New Friends and New Opportunities
"Do you know what my favorite part of the game is? The opportunity to play." Mike Singletary, football Hall of Famer
I grew up cheering for my two brothers and sister at sporting events. It was fun being a fan and a spectator, but playing looked like a blast. I didn’t have access to adaptive sports as a kid. It takes lots of committed people to believe that everyone can participate in just about anything with the right kind of equipment and support. New Hampshire has three organizations (Wheelchair Health in Motion (WHIM), Northeast Passage (NEP), and Crotched Mountain Accessible Recreation and Sports (CMARS)) dedicated to providing the opportunity to participate in sports and other activities for people who live with disabilities.
I've been involved with WHIM for about 5 years now on and off, and much more this past year during Covid. WHIM is a peer-driven group that promotes wellness through upper-body aerobic exercise and positive peer support. They offer opportunities to try new activities, such as, hiking on a wheelchair-accessible trail, sit-skiing, and kayaking, which I hope to try sometime this summer. WHIM also works with other organizations to give individuals a chance to try adaptive cycling at the Steeplegate Mall in Concord, NH. I wanted to try adaptive cycling for years, and I had the opportunity to try it this spring.
At one end of the mall where all the stores were closed, they transformed an empty store into a showroom filled with every adaptive cycle imaginable. One bike looked like a rickshaw with a ramp. Another was a tandem bike, and there were several other three-wheeled hand cycles of different sizes.
Biking was nothing like I imagined it would be. I expected hand cycling to be hard, but this was unbelievably hard. I think that's because my left arm is considerably weaker than my right. Amanda from Northeast Passage and my personal care attendant, Nancy, helped me transfer to the bike. She made several adjustments to my handlebars and seat, which had a back like a regular wheelchair. Then I was ready to go—sort of. When the handlebars were unlocked, the bike began to roll and I jumped. It wasn't easy to rotate the handlebars forward and steer at the same time. With the type of adapted bike I used, the rider uses their upper body and arms to pedal, which made it so difficult to move in a straight line, and steering, well, I wasn’t any good at that either. I'm so glad the mall was empty; I really didn't want to take out any shoppers! It wasn't a total failure. I did get down the hall and back. It took me a year and a day, but I did it. On the bright side, I learned something new; you can't back up with a bike. No joke, I didn't know that because I had never really ridden a bike before. I’ll probably try it again someday because now I have an idea what it's really like. However, next time I’ll bring my quad glove. It has a metal bar in it to help stabilize my wrist, making it stronger and easier to grip things. I am glad I tried it.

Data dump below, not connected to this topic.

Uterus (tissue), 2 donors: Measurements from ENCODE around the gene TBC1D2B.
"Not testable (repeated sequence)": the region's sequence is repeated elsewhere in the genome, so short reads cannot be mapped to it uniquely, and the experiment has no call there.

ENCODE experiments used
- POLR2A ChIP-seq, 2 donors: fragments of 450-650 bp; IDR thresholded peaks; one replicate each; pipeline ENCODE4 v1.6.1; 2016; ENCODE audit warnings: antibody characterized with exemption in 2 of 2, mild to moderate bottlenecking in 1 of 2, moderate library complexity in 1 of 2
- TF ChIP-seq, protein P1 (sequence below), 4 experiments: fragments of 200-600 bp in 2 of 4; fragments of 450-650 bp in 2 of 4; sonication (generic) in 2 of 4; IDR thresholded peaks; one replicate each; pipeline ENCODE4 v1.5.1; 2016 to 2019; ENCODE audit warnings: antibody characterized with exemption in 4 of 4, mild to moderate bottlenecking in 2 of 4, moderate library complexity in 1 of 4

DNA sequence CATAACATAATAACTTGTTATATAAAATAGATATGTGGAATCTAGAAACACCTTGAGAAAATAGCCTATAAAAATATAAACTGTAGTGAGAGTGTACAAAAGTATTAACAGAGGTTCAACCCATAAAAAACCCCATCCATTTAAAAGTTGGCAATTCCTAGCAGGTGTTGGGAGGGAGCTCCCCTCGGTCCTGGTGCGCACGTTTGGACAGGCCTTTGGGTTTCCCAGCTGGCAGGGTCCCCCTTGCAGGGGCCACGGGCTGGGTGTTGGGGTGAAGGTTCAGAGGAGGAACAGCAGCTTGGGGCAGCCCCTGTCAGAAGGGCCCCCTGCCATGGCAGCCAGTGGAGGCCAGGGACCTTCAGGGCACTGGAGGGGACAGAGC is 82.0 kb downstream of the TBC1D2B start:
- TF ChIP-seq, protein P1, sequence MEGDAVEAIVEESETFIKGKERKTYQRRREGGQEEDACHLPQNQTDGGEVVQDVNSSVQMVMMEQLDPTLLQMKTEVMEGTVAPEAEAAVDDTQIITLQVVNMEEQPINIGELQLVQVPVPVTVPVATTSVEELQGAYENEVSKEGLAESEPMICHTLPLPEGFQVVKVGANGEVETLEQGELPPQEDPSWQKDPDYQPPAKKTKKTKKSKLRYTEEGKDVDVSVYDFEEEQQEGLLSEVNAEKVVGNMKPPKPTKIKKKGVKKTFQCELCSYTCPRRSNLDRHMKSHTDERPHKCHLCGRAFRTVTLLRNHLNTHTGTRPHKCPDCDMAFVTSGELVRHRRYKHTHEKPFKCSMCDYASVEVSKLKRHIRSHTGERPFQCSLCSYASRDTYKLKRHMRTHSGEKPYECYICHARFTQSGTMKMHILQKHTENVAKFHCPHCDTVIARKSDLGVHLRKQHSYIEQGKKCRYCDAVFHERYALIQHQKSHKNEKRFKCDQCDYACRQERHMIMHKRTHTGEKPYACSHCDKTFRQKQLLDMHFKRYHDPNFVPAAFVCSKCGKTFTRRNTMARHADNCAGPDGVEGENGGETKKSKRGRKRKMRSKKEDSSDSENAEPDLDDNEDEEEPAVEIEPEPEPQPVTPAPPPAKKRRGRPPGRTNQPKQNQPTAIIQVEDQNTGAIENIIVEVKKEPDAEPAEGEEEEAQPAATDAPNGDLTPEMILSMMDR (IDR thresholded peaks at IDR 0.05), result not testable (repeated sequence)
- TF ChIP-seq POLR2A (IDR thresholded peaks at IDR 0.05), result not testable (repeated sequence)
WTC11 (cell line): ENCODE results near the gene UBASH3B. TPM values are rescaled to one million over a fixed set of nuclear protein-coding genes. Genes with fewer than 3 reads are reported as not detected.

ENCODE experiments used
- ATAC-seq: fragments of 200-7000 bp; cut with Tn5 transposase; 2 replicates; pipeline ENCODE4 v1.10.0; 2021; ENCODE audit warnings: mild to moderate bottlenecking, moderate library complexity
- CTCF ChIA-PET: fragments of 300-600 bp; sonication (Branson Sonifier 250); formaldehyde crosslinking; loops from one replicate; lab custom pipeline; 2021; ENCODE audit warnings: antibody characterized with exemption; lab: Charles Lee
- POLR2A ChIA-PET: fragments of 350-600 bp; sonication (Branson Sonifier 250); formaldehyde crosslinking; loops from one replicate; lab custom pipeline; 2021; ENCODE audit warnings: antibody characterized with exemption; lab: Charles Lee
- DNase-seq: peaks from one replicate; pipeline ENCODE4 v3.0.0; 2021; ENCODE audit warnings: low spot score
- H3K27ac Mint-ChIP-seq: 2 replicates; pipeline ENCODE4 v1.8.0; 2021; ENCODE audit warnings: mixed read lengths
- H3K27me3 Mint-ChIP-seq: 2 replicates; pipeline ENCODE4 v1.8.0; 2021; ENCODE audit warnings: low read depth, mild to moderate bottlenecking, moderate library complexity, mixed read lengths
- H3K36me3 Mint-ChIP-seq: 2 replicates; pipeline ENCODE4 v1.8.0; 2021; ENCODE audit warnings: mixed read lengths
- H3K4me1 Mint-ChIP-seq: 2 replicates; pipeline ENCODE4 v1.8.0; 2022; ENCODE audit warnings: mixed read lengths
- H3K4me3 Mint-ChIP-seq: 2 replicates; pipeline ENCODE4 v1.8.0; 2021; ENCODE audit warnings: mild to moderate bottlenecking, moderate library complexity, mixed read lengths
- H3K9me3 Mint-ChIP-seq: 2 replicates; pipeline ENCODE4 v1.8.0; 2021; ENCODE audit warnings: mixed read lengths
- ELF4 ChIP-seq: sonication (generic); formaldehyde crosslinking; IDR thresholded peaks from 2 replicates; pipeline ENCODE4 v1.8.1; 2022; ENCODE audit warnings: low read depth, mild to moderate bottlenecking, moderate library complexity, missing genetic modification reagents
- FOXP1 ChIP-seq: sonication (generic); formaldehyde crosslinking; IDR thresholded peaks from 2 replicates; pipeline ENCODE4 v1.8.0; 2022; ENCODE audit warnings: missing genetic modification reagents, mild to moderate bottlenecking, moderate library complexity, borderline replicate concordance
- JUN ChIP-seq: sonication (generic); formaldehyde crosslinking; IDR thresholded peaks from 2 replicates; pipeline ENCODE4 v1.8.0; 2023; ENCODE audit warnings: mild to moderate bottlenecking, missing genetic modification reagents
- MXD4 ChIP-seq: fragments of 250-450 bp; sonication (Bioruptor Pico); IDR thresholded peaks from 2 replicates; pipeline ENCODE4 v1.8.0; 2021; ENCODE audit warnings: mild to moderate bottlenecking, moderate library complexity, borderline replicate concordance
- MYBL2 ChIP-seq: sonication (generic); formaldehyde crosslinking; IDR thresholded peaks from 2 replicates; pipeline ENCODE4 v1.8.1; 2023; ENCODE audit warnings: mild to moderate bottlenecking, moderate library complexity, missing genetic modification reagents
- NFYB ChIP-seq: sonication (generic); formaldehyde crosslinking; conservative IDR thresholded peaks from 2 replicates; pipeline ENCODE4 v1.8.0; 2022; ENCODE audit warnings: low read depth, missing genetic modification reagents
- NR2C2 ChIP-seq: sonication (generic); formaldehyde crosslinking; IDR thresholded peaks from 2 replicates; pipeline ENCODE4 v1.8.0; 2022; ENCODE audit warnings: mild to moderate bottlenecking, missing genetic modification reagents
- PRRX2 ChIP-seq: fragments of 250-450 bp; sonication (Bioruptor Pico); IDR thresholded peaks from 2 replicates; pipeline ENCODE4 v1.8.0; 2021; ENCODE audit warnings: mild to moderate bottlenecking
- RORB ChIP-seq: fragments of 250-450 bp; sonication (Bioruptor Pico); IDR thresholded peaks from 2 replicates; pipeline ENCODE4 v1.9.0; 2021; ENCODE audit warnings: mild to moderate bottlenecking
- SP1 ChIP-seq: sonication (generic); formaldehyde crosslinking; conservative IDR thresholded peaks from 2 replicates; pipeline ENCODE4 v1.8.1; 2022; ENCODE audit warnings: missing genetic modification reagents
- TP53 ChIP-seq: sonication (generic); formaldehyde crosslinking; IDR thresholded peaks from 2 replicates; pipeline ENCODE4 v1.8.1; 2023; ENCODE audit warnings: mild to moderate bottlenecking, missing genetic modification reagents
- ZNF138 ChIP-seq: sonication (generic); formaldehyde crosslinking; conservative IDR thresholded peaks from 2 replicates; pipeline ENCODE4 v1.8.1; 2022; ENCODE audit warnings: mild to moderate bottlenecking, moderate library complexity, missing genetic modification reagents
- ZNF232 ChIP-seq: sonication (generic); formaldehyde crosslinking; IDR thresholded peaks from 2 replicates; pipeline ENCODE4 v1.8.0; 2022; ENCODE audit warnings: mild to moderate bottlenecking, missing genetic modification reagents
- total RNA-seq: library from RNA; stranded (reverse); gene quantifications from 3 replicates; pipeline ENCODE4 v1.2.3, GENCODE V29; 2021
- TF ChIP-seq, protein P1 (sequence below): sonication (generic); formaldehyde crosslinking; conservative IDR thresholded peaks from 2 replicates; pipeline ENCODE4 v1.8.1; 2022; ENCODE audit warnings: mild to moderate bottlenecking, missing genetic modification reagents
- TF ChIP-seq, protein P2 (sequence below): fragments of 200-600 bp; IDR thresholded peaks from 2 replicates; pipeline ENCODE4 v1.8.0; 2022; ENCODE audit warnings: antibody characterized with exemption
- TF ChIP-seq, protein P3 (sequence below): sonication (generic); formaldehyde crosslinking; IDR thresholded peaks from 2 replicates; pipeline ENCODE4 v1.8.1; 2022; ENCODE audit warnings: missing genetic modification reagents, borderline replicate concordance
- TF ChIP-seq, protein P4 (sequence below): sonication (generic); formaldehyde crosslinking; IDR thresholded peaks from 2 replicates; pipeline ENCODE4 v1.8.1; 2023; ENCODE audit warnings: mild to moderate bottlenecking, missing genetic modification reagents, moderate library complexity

It's been a blessing to stay motivated and active through WHIM. I've met several very nice people and there's never any judgment. I have also been able to connect with some old friends. I particularly like therapeutic seated yoga with Mary Carroll. At the end of every class, she does this guided meditation sequence where she tells you to relax every part of your body from your toes to the top of your head. It's very relaxing, and I'm always worried that I might fall asleep.
The social isolation of Covid-19 has been tough on everyone. WHIM has become the most positive part of my day. I spend a lot of time on my computer participating in Zoom meetings for work, but WHIM is just for me. I don't mind joking around about how uncoordinated I feel because everyone struggles with something. Although it's great to see everyone is person, WHIM’s Zoom classes make it possible for me to meet people from all over the state, not just people who live near me. I also don't have to worry about transportation because it's only as far away as my office computer.
From Where I Sit …
I may not be an Olympic cyclist, but I did get to try something new, and I want to try it again with a bike that fits me better. My new friend Bobbi said it best, "My life is getting better because of WHIM. I have a whole new group of friends and because it is on Zoom, I don't have to figure out how to get there. I couldn't get my wheelchair in and out of my car but Zoom makes it easier because I don't have to worry about all of that. And I have met people from all over the state. We get to exercise, and it doesn't matter if you have had a disability all your life or if it was from an accident, we are all there to support each other with no judgement and make each other laugh. It's a lot of fun."